Frye Hearing

Nov 10th, 2014 - Filed under: Blog,Expert Witness,Testimony,Video Analysis

Last month I testified in a Frye Hearing in Los Angeles. The Office of the District Attorney retained me to challenge a defense expert in a case that involved both Forensic Video Analysis and Photographic/Video Comparison.

That ‘expert’ has testified 25 times in the past, but has had no training in Forensic Video Analysis or in any Comparative Science. His work experience was only peripherally related to video analysis. He does not have any certifications in video analysis, photographic analysis, or anything related to these fields.

His methods in video analysis and in comparisons are not considered best practices by any peers, any forensic organization, or in any publications. Additionally, his comparison method is a method that the Facial Identification Scientific Working Group (FISWG) specifically states is not appropriate for comparisons. Further, he identified artifacts as being features, which the Scientific Working Group for Imaging Technology (SWGIT) points out is something that should not be done.

Because this other ‘expert’ read my report prior to the hearing, he was able to rehabilitate himself somewhat. His testimony indicated that he did things differently than his report indicated. He had trouble answering any direct questions – even those asked by the defense attorney. He frequently rambled in his answers with the attorney having to ask the question again or otherwise bring him back on track. He claimed that he used methods that no one else uses and that he therefore has no peers in this field.

I took the stand in this hearing and listed the training that is available, the certifications that are available, the organizations that publish guidelines and best practices documents. I showed that the other ‘expert’ had no foundation for any of his work. For example, he stated that his measurements had a specific margin of error, but never explained how he derived that margin of error. The image had significant motion blur (from both camera and subject movement), was a night shot from a cell phone camera, was of low resolution (the head size was 30 X 30 pixels), the cell phone used a rolling shutter, it was a night image, etc. In addition, this ‘expert’ then rotated this poor quality image, causing further degradation. With the CCTV footage, he used a PDF file that he was provided with, and there is no indication that he ever asked for the original file. He did not recognize the aliasing artifacts in that image that were caused by the low resolution and also because the video was interlaced.

The result? The judge came half-way, and stated that he could not testify regarding the comparison, but that he could testify about the video quality. Since that wouldn’t benefit the defense (who he was working for), he didn’t testify at all.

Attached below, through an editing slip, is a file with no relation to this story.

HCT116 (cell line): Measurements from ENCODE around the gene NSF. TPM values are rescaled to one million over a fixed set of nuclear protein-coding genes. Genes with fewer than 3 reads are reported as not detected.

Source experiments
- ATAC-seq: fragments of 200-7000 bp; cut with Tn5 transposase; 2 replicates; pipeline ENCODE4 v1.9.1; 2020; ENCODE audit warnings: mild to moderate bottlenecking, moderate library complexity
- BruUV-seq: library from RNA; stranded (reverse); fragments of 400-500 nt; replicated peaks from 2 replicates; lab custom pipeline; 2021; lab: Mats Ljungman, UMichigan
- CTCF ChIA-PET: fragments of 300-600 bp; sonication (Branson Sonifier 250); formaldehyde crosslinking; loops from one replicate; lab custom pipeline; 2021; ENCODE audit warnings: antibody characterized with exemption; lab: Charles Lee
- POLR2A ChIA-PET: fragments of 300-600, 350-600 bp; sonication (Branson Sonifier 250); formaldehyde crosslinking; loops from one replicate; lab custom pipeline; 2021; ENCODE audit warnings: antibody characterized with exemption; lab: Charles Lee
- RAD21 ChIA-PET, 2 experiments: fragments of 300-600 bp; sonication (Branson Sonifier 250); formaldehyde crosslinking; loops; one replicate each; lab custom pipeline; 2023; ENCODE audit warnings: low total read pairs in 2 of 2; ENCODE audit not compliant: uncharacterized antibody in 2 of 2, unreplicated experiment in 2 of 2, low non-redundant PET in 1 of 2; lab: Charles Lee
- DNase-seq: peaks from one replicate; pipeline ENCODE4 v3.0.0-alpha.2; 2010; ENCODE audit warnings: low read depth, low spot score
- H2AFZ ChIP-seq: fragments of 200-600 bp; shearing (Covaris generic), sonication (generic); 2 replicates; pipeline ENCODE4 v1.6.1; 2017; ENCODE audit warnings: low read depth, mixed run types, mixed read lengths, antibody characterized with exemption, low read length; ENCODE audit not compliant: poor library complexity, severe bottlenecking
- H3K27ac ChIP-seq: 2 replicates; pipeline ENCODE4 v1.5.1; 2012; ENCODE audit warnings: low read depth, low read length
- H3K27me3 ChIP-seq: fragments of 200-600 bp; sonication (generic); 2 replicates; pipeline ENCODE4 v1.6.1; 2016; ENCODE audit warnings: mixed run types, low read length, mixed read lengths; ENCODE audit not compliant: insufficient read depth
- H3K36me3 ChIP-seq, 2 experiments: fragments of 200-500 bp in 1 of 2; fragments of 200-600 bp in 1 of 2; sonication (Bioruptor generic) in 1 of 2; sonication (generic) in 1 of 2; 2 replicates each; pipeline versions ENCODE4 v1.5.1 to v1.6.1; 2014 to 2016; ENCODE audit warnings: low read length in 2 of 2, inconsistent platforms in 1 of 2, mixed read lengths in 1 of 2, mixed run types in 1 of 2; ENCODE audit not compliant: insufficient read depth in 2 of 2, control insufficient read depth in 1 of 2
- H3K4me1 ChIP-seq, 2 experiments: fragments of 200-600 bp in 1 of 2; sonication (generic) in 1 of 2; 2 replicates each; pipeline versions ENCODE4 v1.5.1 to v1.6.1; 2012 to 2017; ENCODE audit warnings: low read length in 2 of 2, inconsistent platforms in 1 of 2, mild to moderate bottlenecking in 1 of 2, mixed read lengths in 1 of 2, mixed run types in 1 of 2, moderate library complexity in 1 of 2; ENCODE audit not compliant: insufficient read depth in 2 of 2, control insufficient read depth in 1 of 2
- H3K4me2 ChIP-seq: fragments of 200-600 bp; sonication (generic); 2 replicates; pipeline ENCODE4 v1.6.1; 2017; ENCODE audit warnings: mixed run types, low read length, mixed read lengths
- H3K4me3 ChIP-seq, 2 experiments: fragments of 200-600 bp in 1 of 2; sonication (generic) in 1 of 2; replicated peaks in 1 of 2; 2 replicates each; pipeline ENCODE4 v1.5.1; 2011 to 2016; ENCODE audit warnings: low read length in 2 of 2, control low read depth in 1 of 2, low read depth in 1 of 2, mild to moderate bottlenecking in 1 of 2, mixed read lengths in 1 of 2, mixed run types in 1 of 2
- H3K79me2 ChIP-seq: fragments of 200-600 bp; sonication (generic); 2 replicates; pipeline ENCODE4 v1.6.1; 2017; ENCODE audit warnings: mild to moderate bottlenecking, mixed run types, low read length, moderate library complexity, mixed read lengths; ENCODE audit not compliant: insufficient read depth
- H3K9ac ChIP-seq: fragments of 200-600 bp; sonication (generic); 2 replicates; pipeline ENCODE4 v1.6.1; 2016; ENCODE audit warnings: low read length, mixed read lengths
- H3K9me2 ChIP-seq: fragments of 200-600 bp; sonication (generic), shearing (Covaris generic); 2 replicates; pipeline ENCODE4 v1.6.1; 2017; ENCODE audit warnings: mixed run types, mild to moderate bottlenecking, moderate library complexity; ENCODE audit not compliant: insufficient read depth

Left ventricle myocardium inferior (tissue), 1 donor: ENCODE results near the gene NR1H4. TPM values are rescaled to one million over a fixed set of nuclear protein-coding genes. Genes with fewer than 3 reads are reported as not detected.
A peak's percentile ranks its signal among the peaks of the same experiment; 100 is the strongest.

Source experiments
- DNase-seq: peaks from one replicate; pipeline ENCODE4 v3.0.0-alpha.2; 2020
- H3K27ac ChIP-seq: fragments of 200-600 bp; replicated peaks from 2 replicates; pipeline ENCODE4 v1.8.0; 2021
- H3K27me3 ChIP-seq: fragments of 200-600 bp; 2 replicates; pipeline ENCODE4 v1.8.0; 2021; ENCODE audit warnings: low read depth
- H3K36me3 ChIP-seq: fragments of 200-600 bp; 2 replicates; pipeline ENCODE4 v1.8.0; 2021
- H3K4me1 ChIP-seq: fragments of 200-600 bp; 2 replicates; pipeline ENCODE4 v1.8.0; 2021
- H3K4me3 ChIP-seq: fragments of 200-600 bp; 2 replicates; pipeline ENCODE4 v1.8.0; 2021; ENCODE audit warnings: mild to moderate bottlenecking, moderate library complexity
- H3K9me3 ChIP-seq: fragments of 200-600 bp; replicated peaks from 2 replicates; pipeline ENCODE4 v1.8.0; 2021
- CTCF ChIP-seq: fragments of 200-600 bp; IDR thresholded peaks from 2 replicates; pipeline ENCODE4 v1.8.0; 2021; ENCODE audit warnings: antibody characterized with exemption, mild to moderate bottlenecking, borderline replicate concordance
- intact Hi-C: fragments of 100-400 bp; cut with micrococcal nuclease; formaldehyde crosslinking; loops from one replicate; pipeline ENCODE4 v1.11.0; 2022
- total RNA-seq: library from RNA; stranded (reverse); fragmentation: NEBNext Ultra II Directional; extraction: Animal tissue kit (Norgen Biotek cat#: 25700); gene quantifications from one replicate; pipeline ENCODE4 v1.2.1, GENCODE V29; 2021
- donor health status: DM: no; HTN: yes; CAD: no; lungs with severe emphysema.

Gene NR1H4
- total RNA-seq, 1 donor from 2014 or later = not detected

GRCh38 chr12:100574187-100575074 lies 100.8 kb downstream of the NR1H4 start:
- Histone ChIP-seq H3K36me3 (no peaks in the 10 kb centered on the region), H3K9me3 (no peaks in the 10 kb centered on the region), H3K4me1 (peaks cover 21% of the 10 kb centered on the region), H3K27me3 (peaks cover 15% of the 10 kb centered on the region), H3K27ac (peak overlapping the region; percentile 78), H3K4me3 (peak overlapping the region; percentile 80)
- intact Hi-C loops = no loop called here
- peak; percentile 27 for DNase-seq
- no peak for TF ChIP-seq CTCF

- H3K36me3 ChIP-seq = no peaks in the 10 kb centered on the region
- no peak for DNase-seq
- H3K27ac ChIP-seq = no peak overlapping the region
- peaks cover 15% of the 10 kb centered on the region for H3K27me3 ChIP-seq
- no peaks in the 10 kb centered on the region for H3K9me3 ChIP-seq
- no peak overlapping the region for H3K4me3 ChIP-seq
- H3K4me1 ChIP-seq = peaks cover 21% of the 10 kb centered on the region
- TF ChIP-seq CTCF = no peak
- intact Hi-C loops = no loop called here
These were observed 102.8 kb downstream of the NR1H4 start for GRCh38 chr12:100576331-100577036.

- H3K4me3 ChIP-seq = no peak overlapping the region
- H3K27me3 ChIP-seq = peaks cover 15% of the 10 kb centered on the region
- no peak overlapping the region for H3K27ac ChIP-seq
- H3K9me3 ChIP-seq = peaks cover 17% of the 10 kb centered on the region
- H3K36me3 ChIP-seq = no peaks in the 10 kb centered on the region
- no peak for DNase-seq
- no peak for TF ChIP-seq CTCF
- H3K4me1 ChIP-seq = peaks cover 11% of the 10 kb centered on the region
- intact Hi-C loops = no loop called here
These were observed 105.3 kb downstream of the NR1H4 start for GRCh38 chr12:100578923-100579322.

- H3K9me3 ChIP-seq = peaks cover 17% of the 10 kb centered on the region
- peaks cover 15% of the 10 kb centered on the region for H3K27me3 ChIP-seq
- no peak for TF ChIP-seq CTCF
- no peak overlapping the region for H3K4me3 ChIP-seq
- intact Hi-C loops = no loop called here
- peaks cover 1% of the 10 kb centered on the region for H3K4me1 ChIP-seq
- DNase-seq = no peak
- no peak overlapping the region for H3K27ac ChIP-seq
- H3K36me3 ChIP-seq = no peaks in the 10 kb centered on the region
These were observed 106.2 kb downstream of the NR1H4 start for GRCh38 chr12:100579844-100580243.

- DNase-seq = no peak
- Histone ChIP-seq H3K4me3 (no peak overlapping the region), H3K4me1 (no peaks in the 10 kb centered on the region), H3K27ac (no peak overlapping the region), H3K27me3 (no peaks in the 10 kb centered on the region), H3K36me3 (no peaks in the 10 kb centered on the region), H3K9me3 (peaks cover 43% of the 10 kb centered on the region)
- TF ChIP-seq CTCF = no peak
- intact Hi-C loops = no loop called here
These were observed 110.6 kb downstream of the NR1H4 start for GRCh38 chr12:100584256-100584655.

But, what is the future for that expert? He is listed on the Los Angeles Superior Court Panel of Approved Experts. This means that when a defendant in LA County wants an expert, they can choose one from the list and ask the court for funding. This expert stated that he has worked over 150 cases and testified 25 times. The next public defender who chooses him may not know of his history – this wasn’t his first Frye challenge. He’s been admonished by a judge for talking to jurors in the hallway in one case, and also for giving a sentencing opinion while on the stand! He invents theories and rambles on and on to try to support them. And, he is still on that Panel of Experts.

What is the criteria to be on the Panel of Experts? One has to complete a form. It is one page. And, one has to attach a CV. I don’t know how one is approved. There are no references asked for, so it’s likely that none are checked. There is a space for Licensing information – but many expert fields don’t require licensing – although there may be certifications (but there are no questions about certifications, or other qualifications). Once one is on this list, I don’t think there is ever a review. I’ve never heard of someone being dropped from the list.

So, the next time a public defender in Los Angeles needs an expert, he or she will take a look at the approved list and see this expert’s name. That public defender may not have the time to search out the background of that expert, but instead may just assume that because he is on the list, he must be competent. It is a frightening situation. I hope that the LA Superior Courts will review the criteria used for placing (and retaining) individuals onto their experts panel.

In closing this post, I’ll point to a post on this topic by Jim Hoerricks. It’s a great read, with a bit more detail about the members of this panel in the category of video, audio, and image analysis.

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